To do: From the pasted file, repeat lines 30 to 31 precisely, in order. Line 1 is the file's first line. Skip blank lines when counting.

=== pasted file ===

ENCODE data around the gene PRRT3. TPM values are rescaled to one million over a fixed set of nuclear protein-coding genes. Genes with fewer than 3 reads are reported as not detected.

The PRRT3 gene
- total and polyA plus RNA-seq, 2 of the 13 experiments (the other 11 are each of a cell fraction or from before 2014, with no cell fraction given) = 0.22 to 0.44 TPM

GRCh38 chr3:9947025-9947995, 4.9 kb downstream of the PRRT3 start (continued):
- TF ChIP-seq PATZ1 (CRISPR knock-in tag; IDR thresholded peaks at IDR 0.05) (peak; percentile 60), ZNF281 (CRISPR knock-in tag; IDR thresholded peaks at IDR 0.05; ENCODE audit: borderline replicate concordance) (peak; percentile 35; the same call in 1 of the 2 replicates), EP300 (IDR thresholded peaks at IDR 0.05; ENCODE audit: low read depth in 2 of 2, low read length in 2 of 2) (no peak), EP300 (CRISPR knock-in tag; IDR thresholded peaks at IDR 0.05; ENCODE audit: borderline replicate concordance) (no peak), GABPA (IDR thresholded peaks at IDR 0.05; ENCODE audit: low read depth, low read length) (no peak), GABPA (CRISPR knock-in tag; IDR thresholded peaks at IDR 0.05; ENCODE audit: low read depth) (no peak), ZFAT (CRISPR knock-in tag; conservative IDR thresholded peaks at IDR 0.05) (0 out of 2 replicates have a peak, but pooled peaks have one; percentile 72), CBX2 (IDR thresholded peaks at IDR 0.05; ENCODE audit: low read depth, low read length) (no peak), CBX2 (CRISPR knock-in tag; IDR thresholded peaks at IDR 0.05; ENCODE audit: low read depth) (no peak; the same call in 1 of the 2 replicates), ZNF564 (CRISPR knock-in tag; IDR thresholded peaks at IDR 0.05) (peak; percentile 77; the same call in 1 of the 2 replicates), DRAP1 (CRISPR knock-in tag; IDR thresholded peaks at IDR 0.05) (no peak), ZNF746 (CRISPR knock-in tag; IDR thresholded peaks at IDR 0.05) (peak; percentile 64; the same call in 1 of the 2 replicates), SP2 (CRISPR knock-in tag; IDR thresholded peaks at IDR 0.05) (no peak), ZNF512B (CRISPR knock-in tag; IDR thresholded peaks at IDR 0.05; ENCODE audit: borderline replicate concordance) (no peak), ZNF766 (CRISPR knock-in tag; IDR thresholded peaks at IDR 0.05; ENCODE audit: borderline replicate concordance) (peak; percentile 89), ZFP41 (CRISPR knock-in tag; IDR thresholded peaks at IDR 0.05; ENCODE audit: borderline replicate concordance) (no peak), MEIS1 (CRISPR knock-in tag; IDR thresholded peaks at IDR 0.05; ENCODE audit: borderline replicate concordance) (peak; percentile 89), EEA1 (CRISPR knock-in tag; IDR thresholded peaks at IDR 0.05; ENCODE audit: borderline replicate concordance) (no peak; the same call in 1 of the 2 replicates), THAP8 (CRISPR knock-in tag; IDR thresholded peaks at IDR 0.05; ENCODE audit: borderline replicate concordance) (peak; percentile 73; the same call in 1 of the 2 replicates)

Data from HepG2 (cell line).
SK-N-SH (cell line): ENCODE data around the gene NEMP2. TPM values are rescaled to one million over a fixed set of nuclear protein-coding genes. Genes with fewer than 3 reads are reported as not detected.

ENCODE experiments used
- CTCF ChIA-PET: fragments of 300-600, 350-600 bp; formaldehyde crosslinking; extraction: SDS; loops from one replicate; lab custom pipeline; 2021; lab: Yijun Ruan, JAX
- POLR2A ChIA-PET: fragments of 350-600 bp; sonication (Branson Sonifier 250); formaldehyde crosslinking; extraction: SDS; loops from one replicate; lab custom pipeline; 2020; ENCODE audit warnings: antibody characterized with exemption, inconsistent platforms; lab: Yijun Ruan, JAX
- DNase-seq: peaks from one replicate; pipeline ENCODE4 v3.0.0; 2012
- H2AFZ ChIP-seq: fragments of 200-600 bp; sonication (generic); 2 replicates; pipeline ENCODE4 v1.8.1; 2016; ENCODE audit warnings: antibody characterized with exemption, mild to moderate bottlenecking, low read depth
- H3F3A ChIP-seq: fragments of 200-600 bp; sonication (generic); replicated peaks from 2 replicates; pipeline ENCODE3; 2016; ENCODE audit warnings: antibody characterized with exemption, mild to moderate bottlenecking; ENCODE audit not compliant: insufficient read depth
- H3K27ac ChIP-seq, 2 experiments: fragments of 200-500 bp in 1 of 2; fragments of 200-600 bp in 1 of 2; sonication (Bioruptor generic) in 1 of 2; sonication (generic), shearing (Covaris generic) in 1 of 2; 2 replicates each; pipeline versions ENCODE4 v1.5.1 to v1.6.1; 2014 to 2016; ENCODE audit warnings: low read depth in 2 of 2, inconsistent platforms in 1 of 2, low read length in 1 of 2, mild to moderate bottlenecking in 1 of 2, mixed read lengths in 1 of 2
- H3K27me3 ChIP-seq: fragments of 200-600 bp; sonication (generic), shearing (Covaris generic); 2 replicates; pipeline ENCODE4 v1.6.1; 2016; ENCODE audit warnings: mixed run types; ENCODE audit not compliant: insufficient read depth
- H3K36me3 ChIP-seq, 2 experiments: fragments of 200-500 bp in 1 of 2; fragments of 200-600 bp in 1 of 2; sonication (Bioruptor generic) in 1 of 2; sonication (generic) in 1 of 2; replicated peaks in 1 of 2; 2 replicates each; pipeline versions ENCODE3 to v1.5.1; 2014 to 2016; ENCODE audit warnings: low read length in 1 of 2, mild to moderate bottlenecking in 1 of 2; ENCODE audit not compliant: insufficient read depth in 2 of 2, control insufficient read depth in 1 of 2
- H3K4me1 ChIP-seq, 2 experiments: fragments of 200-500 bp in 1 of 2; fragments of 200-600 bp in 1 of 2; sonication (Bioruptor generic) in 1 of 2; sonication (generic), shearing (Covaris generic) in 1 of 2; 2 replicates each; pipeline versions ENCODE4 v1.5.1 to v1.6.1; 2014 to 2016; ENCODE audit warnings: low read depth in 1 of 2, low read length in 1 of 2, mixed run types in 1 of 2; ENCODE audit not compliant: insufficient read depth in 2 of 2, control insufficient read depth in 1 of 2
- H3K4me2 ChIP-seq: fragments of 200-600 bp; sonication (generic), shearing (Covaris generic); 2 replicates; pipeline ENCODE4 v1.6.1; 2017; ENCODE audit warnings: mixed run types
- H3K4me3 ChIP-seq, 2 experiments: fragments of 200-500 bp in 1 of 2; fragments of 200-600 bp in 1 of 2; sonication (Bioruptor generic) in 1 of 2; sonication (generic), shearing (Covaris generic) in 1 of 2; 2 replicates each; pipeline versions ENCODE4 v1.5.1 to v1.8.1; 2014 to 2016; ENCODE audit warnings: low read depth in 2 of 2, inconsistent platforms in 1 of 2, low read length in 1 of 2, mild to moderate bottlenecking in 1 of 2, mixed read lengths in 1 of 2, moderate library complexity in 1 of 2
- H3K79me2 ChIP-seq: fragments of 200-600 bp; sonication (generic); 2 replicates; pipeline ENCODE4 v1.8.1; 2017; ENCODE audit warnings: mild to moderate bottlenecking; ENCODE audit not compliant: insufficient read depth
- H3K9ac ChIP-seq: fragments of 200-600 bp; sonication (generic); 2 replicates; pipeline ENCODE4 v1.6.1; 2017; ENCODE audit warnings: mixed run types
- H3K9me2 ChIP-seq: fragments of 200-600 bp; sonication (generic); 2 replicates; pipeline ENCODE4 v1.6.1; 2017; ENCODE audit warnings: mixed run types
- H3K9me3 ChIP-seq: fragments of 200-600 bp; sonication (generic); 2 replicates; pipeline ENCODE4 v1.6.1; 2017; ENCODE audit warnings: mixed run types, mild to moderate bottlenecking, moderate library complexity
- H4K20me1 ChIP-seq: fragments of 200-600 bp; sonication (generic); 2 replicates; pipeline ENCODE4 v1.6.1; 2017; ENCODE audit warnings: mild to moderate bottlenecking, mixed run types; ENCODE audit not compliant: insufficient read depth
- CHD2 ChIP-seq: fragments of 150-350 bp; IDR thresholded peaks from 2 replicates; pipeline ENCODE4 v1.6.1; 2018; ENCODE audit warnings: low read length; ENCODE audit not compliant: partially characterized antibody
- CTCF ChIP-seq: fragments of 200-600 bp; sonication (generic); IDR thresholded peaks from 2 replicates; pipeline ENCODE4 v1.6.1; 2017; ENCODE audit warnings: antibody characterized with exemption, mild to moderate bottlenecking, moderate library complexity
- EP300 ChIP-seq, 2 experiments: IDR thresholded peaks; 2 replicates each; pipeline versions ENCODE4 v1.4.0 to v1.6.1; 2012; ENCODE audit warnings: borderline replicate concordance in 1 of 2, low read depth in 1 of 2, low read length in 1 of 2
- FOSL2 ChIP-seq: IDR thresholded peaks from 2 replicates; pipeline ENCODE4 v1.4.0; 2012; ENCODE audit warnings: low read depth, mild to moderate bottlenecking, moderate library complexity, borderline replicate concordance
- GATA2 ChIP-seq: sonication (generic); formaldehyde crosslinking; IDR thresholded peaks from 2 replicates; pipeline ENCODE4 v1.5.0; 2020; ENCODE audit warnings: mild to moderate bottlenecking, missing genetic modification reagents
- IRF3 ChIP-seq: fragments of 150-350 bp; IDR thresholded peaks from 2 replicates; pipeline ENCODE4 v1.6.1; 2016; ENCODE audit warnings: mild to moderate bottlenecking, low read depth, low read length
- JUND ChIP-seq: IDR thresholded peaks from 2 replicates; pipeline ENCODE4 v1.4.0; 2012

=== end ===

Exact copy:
- IRF3 ChIP-seq: fragments of 150-350 bp; IDR thresholded peaks from 2 replicates; pipeline ENCODE4 v1.6.1; 2016; ENCODE audit warnings: mild to moderate bottlenecking, low read depth, low read length
- JUND ChIP-seq: IDR thresholded peaks from 2 replicates; pipeline ENCODE4 v1.4.0; 2012